Bakkt’s founders tell Fortune that the institutional investor campaign is the first of two phases. They’re a little coy about the second phase. But the presence of Starbucks and Microsoft strongly suggests that Bakkt will strive to revolutionize the way consumers pay at the mall and online. The coffee giant is already a leading player in encouraging customers to pay with the their smartphones rather than their credit cards. And Microsoft, through its Azure cloud business, serves a huge base of retailers, handling back-office tasks from invoice processing to e-commerce.

“As the flagship retailer, Starbucks will play a pivotal role in developing practical, trusted, and regulated applications for consumers to convert their digital assets into U.S. dollars for use at Starbucks,” said Maria Smith, vice president, Partnerships and Payments for Starbucks, in the press release.

Bakkt is the brainchild of Jeff Sprecher, the founder, chairman, and CEO of ICE, and a disrupter par excellence. Sprecher (pronounced “Sprecker”) stands alone as the leading force in modernizing the world’s exchanges in recent years from open-outcry pits into super-efficient electronic marketplaces. Along the way, Sprecher built a flailing electricity exchange that he reportedly purchased for $1 into a global trading and data empire now worth $44 billion. “In 25 years he’s gone from nothing to the most powerful exchange entrepreneur in the world,” says Larry Tabb, chief of consultancy the Tabb Group. “He hasn’t failed yet.”

2018年4月26日,人们从纽约第五大道的微软商店门前走过。Kena Betancur—VIEWpress/Corbis/Getty Images

在金融交易所行业,ICE的收入在全球排在第二位,位居芝加哥商业交易所(CME)之后。ICE拥有12家交易所,由6家清算所提供服务。而且,斯普雷彻不仅实现了增长,还实现了赢利,可谓是公司股东的一大幸事。2006年上市后,ICE的年回报率为24.1%。公司去年净利率高达54%,在标普500指数的组成公司中排名第四位。

虽然股票债券交易市场业务极度分散,ICE仍然横跨各个领域,建立了交易帝国。纽交所是目前全世界最大的股票市场,每天交易量为15亿股,几乎占全球股票交易的四分之一。ICE还拥有中型企业股票交易的龙头平台美国证券交易所(NYSE American)和全球最大的ETF交易市场Arca。ICE于2007年收购美国期货交易所后,成为了糖、咖啡、棉花等“软性”农产品期货的全品类期货全球交易领头羊。ICE欧洲期货交易所是国际油价基准布伦特原油的主要全球市场。

现在这位具有远见卓识的帝国缔造者再次开启征程,力图让华尔街的资产经理和普通消费者爱上比特币。

斯普雷彻和他的投资伙伴们把这项独一无二的使命交给了一位新手CEO:凯莉·吕弗勒,她也是斯普雷彻在商业和生活中的灵魂伴侣。早在2002年ICE还没站稳脚跟的时候,凯莉作为公司高管就为斯普雷彻保驾护航。他们在2004年结婚。吕弗勒长期主管ICE的市场营销、投资关系和通讯业务。现在她要放弃在ICE的职务,掌管Bakkt。

过去两个月里,斯普雷彻和吕弗勒夫妇接受了本刊长达数小时的专访。他们着重强调了Bakkt如何能为比特币提供它们正需要的工具,使它们能得到人们的广泛接受。

最近一次和夫妻二人在纽交所豪华的交易室会面时,斯普雷彻特别强调吕弗勒参与了ICE的下步战略规划。“凯莉我们俩谋划了五年,才找到适合数字货币的战略。”斯普雷彻说。

乍一看这一对的搭配有点不寻常:吕弗勒47岁,穿上高跟鞋大概6英尺高,比他63岁的丈夫高出许多。但很快就能看出他们的相似处,他们都热衷于推动需要大量修正才能成功的宏大想法。“我是个工程师,喜欢修修补补。”斯普雷彻说,他周末会花时间修自己的老古董保时捷跑车。“比特币是个典型的坏模型,如果修好了,它可以改变世界。”

吕弗勒补充道:“杰夫我们俩会因为宏大的议题感到激动,而对于大多数人而言,这些问题可能无解。”

如果Bakkt成功,这将是一位(或一群)神秘的程序员在2009年化名中本聪发明了比特币之后动荡不安的币圈迎来的最大发展。

斯普雷彻想把加密货币带给大众的想法和比特币支持者们的通常想法背道而驰。纯粹主义者支持比特币的“分散化”结构,坚决反对把大交易所放在比特币投资或支付体系的中心。“在交易中间设置监护人进行规范交易违悖了比特币的基本理念。”风投公司Draper Associates的加密货币分析员阿布舍克· 普尼亚说。“比特币的设计理念是去中心化,没有中间人收取费用。在规范的交易所进行交易的方式可能会流行一阵子,但无法代表未来。比特币的未来是坚持个人对个人交易的原始理念。”

斯普雷彻和吕弗勒不同意这个观点,他们认为需要的恰恰是一个强大的中心基础架构,ICE及其合作伙伴将提供这个架构。难点在于让银行、资产经理、捐助机构热情接受比特币。“我们交易界对这个问题看法不同。”吕弗勒说。

ICE的主要客户是大机构,斯普雷彻和吕弗勒了解他们对于加密货币的看法。他们之所以认为比特币能够作为主流投资蓬勃发展,因为大基金经理意识到他们现在和将来的投资者中,有几千万人都想拥有比特币,前提是它们能被包装成共有基金或ETF。吕弗勒说:“这些机构觉得比特币就像金店银店一样,充满吸引力。”

Today ICE is the world’s second largest owner of financial exchanges by revenue behind the CME, and one of the largest purveyors of market data. ICE’s 2017 revenues of $4.6 billion divide pretty evenly between those two main franchises. ICE owns twelve exchanges, served by six clearing houses. And to the delight of shareholders, Sprecher has delivered profitability as much as growth. Since going public in 2006, ICE has delivered annual total returns of 24.1%. The company’s towering 54% margin of net profits ranked fourth in the S&P 500 last year.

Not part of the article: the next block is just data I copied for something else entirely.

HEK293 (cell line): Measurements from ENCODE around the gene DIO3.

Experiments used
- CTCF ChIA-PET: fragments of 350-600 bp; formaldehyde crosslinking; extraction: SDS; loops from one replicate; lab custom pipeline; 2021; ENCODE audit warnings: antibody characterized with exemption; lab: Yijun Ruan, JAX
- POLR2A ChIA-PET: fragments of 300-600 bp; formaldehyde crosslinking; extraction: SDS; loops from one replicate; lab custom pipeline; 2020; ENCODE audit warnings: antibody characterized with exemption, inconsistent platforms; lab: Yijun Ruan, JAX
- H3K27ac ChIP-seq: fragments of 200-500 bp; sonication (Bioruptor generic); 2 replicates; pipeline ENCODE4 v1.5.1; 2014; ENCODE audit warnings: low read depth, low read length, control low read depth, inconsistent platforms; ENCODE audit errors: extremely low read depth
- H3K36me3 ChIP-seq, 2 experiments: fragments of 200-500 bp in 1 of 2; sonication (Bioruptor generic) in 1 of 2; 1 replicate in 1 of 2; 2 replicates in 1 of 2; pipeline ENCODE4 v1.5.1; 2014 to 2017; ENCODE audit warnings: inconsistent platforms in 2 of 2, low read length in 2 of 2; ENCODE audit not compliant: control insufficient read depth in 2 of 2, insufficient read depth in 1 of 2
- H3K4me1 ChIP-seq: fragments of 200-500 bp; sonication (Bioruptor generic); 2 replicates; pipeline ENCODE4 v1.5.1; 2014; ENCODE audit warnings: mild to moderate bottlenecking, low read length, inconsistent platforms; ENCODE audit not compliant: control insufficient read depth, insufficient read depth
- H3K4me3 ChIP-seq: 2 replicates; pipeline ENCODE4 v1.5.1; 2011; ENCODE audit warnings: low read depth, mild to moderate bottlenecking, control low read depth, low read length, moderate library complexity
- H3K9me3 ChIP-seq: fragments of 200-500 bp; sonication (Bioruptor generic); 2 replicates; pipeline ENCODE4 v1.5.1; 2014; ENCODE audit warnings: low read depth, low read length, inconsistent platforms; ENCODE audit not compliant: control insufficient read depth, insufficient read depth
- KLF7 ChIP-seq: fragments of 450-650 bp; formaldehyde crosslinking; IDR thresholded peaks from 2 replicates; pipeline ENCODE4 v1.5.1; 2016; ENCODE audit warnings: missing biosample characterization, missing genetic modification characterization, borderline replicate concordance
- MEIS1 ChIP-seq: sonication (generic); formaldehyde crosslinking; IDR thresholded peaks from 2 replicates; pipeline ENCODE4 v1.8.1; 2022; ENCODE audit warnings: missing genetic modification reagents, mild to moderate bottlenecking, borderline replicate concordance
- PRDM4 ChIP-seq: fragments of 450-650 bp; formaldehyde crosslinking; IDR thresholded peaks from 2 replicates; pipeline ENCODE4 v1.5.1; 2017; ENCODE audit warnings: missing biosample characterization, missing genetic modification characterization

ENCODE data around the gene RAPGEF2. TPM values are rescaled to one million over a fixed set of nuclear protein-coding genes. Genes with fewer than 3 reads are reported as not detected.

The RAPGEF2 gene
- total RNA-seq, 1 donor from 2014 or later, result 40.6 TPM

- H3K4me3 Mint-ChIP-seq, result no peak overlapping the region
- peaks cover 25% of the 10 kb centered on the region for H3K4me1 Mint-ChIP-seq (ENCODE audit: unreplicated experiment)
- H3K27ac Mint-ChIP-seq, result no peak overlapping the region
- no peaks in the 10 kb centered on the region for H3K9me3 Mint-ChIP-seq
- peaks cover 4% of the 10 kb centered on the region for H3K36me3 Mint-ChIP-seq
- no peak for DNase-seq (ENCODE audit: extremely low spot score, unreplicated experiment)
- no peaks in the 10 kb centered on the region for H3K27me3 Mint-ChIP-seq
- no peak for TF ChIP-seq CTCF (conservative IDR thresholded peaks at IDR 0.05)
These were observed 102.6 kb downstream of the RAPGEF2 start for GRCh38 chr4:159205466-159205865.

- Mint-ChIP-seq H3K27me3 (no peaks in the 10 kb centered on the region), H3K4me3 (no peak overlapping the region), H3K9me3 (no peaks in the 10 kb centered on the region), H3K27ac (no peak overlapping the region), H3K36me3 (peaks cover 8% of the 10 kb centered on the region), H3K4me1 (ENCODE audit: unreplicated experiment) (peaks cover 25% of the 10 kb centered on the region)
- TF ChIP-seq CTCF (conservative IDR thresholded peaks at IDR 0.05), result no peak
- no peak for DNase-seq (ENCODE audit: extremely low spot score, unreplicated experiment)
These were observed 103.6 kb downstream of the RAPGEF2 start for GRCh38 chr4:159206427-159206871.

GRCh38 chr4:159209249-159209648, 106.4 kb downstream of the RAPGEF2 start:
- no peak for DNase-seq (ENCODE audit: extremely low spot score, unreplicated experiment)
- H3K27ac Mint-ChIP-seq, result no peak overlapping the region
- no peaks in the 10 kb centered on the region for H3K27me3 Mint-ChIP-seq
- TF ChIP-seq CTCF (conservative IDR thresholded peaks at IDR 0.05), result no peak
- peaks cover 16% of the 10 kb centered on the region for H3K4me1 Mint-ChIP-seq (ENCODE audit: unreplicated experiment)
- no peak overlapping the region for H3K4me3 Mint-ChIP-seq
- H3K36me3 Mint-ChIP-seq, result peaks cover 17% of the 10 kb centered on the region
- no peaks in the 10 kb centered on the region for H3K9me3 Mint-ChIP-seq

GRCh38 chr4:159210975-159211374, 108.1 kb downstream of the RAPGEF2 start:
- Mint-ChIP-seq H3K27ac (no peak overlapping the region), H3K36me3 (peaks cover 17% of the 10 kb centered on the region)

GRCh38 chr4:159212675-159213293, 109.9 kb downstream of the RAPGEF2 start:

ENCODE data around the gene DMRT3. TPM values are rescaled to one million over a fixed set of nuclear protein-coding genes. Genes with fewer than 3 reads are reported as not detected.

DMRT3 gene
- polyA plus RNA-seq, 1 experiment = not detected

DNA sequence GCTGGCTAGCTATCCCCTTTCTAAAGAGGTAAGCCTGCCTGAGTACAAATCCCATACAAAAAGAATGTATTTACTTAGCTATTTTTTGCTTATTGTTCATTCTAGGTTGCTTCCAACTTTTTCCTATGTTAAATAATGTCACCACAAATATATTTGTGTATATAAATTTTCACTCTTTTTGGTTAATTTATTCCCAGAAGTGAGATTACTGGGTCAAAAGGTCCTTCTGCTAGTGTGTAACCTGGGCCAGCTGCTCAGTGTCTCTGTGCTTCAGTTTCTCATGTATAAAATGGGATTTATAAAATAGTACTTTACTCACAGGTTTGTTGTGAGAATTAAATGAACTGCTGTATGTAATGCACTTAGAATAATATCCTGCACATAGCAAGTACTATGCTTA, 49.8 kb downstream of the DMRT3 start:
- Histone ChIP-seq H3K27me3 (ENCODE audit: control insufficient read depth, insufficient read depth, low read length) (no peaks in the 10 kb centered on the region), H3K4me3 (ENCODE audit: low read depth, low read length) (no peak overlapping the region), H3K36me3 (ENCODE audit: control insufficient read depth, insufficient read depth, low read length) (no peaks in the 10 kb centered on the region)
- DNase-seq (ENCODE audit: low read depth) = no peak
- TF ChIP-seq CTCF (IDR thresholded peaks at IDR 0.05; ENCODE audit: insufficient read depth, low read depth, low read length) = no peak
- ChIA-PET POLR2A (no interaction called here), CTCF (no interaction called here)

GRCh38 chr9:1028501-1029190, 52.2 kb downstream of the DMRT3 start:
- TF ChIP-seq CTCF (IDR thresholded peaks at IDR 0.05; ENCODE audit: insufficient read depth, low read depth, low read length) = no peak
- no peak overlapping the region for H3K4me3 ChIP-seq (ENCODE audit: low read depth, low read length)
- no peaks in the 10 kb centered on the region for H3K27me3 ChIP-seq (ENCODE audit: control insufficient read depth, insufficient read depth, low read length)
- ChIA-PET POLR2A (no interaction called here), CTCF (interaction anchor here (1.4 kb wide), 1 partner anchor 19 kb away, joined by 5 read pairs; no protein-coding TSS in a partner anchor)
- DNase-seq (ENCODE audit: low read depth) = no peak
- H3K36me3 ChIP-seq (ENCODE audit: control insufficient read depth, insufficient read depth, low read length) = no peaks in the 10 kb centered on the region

Even in the heavily-fragmented galaxy of stock and bond trading, ICE has established a Brobdingnagian footprint. The NYSE is by far world’s largest stock market, trading 1.5 billion shares a day—or nearly one-in-four of all equity transactions. ICE also owns NYSE American, the leading platform for mid-cap companies, as well as Arca, the world’s largest marketplace for ETFs. ICE is the world leader in almost all categories of futures for “soft” agricultural commodities such as sugar, coffee, and cotton, chiefly through its 2007 acquisition of the New York Board of Trade. And ICE Futures Europe is the dominant global marketplace for the Brent crude, the global oil price benchmark.

Now Sprecher, the visionary who assembled this empire, is crusading to make Wall Street asset managers and Main Street consumers love Bitcoin.

Sprecher and his investment partners are putting this one-of-a-kind mission in the hands of a first-time CEO who’s Sprecher’s soulmate in both business and in life: Kelly Loeffler. The ICE executive has ridden shotgun alongside Sprecher since the company’s fledgling days in 2002. In 2004, they married. Loeffler long ran marketing, investor relations, and communications for ICE. Now she’s giving up her ICE roles to run Bakkt.

Over the past two months, Sprecher and Loeffler sat for several hours of exclusive interviews with Fortune. Above all, they emphasized how Bakkt, in part by exploiting ICE’s trading infrastructure, could provide precisely the tools Bitcoin needs to achieve broad acceptance.

At a recent meeting with the couple in the plush Bond Room at the NYSE, Sprecher stressed that Loeffler has been a collaborator in charting ICE’s next big move. “Kelly and I brainstormed for five years to find a strategy for digital currencies,” says Sprecher.

At first glance, the pair present an unusual twosome: At over six-feet in her high heels, Loeffler, 47, stands much taller than her 63-year old husband. But their bond is quickly apparent—a passion for gig ideas that need lots of tinkering to succeed. “I’m an engineer who likes to fix things that are broken,” says Sprecher, who repairs his vintage Porsche racecars on weekends. “And Bitcoin was the epitome of a broken model that if fixed, could change the world.”